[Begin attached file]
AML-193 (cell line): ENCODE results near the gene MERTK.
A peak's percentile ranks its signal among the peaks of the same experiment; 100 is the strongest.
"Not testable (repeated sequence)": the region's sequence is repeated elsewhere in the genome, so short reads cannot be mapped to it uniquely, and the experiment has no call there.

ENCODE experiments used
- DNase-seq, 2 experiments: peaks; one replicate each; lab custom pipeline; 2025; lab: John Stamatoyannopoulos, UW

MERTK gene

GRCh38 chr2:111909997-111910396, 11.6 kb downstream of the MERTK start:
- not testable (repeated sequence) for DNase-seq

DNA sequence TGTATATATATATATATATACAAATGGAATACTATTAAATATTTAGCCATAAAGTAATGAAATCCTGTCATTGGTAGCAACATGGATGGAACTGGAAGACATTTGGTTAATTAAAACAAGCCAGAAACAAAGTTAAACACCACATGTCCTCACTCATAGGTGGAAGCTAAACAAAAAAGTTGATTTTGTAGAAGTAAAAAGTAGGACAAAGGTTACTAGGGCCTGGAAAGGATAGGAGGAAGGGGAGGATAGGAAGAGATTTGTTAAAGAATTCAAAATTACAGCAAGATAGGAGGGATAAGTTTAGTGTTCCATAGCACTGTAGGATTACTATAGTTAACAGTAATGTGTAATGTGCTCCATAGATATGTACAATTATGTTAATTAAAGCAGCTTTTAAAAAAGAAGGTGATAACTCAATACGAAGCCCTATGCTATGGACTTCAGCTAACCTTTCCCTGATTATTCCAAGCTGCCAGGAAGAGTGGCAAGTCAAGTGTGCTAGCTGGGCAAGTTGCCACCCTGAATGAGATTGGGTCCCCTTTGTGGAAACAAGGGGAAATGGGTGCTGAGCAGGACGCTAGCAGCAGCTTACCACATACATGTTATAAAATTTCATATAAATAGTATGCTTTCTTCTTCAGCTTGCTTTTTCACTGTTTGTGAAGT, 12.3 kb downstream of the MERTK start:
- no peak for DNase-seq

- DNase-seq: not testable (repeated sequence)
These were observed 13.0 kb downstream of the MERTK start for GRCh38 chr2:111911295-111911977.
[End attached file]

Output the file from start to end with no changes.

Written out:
AML-193 (cell line): ENCODE results near the gene MERTK.
A peak's percentile ranks its signal among the peaks of the same experiment; 100 is the strongest.
"Not testable (repeated sequence)": the region's sequence is repeated elsewhere in the genome, so short reads cannot be mapped to it uniquely, and the experiment has no call there.

ENCODE experiments used
- DNase-seq, 2 experiments: peaks; one replicate each; lab custom pipeline; 2025; lab: John Stamatoyannopoulos, UW

MERTK gene

GRCh38 chr2:111909997-111910396, 11.6 kb downstream of the MERTK start:
- not testable (repeated sequence) for DNase-seq

DNA sequence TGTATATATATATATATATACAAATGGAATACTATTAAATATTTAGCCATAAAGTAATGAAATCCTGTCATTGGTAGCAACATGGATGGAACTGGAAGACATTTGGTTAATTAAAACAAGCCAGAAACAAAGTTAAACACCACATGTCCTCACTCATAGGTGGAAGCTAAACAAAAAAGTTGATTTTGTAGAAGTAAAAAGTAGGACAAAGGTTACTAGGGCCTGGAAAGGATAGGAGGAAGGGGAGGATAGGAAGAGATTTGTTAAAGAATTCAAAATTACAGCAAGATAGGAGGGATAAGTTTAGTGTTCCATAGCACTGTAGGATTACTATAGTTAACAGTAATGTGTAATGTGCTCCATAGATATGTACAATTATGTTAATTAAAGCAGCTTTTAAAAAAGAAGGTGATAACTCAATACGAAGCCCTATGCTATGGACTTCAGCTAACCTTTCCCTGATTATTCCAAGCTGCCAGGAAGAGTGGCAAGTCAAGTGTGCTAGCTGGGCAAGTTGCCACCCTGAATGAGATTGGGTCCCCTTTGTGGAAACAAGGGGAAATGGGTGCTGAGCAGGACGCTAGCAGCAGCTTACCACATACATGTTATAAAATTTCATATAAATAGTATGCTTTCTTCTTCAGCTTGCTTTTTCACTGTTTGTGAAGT, 12.3 kb downstream of the MERTK start:
- no peak for DNase-seq

- DNase-seq: not testable (repeated sequence)
These were observed 13.0 kb downstream of the MERTK start for GRCh38 chr2:111911295-111911977.